Take A Spiritual Vacation To The Underrated City Where The Voodoo Religion Was Born

When you think of Voodoo, there's a high chance that New Orleans pops into your mind. The city abounds with its influences and media often depicts practitioners living there. Despite its popularity in New Orleans, its origins are elsewhere, across the Atlantic Ocean in the modern West African country of Benin.

Benin is home to just under 14 million people, with about 11% still practicing Voodoo. However, like with New Orleans, you can see Voodoo's presence in many aspects of the country's culture.  Particularly in the festivals held in the city of Ouidah.

Voodoo itself is a commonly misunderstood practice. It's been demonized in Western media for years, so naturally, many have negative or exaggerated perceptions of this religion. Visiting Benin is a wonderful way to challenge those narratives. With that being said, traveling responsibly and being respectful is critical when venturing into new cultures and learning about new religions, meaning, you should engage in proper research before you go. One place to start is by learning about the foundational beliefs and how they relate to the places you're visiting.

Voodoo basics and a celebration

Voodoo is an animistic religion, which means that it follows the belief of spirits inhabiting everything and that they are involved with humanity. "It all points back to the idea that we don't live in a world where the only actors are the human ones," cultural anthropologist and director of the University of Washington's Henry M. Jackson School of International Studies Danny Hoffman told the Associated Press.

This understanding is seen in the symbols, clothing, and festivals. For example, you'll see dances and rituals that honor and celebrate the spirits during festivals like Fête du Vaudou on January 10. This annual festival brings in people from all branches of Voodoo as well as visitors from near and far. "It is really quite spectacular. It's become slightly touristy over the last few years but it's still worth seeing," travel expert Jim O'Brian told Responsible Travel. "All the Voodoo churches come down. People dress up as gods and they believe that they become that god during that time. So you get a particular sect of Voodoo and they take on the characteristics and personality of that god." You'll find festivals and celebrations all over the southern region of the country for Fête du Vaudou, but the city of Ouidah, which is a central location in Voodoo's history, holds the largest celebration.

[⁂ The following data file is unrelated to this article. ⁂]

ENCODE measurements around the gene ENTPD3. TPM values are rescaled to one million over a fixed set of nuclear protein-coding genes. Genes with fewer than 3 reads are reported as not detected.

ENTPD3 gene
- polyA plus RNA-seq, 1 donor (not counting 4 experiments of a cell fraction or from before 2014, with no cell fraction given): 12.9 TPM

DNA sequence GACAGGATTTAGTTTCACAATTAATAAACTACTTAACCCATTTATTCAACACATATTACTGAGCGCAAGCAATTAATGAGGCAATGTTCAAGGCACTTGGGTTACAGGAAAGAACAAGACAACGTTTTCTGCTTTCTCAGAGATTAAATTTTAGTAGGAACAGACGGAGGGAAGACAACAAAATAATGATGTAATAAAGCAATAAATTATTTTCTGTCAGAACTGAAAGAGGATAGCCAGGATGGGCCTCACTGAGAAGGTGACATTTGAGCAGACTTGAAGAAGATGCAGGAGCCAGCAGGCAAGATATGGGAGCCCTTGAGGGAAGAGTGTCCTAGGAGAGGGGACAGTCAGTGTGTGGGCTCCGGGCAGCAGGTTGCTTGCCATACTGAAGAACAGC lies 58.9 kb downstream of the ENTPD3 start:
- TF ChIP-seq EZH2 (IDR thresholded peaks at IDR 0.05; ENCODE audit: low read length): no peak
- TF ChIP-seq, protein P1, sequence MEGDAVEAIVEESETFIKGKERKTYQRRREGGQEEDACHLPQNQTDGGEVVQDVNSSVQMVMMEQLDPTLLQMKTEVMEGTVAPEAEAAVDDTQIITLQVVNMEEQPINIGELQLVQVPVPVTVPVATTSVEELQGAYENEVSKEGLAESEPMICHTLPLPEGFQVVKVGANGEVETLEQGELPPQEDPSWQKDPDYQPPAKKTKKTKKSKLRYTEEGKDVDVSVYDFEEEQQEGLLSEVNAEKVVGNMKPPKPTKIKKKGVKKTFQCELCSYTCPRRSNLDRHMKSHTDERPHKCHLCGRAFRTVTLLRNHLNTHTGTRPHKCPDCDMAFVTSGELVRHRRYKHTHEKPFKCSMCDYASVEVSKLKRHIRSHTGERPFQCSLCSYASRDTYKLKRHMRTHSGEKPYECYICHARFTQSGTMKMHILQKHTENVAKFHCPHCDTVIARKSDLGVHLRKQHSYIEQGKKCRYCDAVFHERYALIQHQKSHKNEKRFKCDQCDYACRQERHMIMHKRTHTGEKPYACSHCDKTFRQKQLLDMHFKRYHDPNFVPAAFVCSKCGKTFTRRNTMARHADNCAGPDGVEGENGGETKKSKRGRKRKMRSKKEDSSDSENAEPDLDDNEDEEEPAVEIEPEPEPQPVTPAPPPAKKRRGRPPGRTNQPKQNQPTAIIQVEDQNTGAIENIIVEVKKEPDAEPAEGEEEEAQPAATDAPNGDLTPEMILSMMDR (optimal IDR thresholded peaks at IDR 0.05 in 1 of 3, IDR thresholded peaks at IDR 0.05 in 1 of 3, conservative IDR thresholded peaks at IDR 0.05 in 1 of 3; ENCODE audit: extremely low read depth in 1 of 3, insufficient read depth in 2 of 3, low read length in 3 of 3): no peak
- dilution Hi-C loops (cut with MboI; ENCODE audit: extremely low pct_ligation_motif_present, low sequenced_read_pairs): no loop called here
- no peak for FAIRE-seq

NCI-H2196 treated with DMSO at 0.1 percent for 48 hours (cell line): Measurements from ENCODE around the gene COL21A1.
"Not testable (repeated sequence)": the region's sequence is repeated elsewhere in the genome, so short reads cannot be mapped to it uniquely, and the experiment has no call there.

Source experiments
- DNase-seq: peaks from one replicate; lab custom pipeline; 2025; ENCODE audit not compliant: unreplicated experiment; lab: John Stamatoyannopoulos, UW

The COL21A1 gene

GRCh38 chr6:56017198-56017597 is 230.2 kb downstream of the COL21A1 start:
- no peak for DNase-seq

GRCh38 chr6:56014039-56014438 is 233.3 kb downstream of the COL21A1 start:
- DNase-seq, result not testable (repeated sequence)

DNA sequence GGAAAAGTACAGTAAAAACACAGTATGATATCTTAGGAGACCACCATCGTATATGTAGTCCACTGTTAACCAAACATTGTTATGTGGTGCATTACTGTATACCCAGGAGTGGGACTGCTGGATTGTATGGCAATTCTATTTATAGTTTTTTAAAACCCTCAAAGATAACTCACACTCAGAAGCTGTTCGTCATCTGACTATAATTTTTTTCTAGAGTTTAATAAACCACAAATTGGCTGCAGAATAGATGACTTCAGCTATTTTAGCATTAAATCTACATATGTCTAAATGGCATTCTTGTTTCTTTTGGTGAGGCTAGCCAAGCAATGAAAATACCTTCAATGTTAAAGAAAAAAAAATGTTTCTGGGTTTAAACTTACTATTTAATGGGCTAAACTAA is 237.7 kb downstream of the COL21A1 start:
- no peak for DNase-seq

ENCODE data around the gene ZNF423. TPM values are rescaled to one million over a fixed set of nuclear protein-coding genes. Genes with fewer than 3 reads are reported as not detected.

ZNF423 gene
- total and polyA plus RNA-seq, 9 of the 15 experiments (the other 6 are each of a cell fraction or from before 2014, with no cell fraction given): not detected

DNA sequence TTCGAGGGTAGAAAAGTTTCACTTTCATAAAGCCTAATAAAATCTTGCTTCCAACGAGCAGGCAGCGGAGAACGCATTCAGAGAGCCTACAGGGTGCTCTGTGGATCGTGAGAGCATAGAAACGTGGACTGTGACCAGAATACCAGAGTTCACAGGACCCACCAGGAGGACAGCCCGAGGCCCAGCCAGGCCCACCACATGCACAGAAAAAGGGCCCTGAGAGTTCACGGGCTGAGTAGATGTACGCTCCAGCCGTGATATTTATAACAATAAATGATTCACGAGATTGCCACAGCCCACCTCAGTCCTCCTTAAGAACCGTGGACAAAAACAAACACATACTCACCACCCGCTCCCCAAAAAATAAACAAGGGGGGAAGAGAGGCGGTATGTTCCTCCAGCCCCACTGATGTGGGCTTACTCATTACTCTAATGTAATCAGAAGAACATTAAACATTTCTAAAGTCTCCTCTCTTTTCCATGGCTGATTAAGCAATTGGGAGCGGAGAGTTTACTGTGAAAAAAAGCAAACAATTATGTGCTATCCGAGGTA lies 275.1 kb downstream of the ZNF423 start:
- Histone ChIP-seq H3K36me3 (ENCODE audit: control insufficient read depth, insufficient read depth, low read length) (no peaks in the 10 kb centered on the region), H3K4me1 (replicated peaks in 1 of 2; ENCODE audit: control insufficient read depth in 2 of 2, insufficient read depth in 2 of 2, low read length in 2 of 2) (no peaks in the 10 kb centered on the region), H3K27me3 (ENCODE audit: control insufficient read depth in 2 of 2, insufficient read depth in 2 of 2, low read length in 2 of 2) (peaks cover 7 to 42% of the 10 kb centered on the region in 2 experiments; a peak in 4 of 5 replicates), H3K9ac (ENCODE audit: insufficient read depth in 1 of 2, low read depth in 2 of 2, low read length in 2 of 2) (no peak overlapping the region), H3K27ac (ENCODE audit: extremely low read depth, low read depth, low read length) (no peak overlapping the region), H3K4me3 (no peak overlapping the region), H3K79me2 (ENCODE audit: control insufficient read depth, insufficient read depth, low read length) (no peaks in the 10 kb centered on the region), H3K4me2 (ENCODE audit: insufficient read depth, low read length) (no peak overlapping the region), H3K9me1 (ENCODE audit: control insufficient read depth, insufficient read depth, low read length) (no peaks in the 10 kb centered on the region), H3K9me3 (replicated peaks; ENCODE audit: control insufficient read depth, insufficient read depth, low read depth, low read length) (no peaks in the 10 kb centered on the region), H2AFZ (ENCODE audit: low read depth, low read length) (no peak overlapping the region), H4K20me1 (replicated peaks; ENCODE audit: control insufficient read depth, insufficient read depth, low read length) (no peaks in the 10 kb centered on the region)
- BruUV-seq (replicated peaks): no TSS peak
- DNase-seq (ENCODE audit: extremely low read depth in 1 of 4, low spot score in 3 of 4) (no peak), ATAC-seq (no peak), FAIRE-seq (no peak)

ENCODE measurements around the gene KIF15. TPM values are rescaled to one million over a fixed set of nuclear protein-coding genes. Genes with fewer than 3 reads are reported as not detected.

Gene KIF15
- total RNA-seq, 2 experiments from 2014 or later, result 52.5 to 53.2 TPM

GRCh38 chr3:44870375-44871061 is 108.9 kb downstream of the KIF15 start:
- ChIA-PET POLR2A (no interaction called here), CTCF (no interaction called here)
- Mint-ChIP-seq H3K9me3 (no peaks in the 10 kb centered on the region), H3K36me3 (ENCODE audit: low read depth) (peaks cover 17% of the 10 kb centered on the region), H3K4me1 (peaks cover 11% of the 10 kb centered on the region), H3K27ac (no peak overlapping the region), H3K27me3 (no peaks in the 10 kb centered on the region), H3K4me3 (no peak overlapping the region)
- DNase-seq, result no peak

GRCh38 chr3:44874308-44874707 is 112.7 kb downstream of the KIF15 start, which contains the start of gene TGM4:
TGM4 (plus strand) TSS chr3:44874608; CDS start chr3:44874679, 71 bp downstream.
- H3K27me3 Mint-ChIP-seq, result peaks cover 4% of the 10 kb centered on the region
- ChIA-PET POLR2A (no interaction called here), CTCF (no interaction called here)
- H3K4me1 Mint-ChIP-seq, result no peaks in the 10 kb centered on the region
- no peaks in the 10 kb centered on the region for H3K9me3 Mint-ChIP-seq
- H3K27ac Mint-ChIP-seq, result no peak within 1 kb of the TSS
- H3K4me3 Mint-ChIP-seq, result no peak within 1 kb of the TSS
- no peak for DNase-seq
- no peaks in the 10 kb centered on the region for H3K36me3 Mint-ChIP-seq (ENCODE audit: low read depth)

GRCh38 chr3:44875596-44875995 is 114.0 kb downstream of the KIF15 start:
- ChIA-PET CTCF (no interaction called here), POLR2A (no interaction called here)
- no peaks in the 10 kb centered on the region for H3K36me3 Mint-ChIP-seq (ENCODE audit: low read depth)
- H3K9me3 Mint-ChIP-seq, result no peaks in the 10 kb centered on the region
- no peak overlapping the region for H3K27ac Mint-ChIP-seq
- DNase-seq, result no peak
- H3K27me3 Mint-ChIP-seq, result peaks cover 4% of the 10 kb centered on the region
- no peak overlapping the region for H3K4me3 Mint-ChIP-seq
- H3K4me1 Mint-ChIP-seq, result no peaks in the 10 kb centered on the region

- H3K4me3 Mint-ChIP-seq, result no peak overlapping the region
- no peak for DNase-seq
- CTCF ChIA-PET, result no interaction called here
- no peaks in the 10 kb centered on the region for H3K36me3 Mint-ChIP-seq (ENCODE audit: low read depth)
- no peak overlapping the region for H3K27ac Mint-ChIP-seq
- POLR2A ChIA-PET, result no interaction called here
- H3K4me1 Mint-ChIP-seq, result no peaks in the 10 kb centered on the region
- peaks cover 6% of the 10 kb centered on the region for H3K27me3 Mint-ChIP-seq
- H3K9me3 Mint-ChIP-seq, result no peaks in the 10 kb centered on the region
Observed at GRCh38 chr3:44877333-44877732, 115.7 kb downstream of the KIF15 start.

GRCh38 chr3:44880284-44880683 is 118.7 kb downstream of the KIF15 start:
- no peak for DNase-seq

Seeing the country

While you're in Ouidah, whether for the festival or at another time of year, be sure to stop by the Temple of Pythons. This place of worship houses live, sacred pythons known for ushering in luck and protection. You can witness ceremonies led by Voodoo priests here. This city is considered the birthplace of Voodoo.

When you plan your trip to Benin, you can either go on your own and build your own itinerary or, if you have the funds and want to maximize educational opportunities, you can go with a tour group and have a more in-depth experience. For example, Ashanti African Tours offers a trip to Benin that allows you to see for yourself and learn about the many influences of Voodoo in the country. You'll also visit other historical sites and museums and experience the culture firsthand. Palace Travel is another agency that offers tours of Benin where you'll be able to tour Voodoo temples and museums that highlight African history.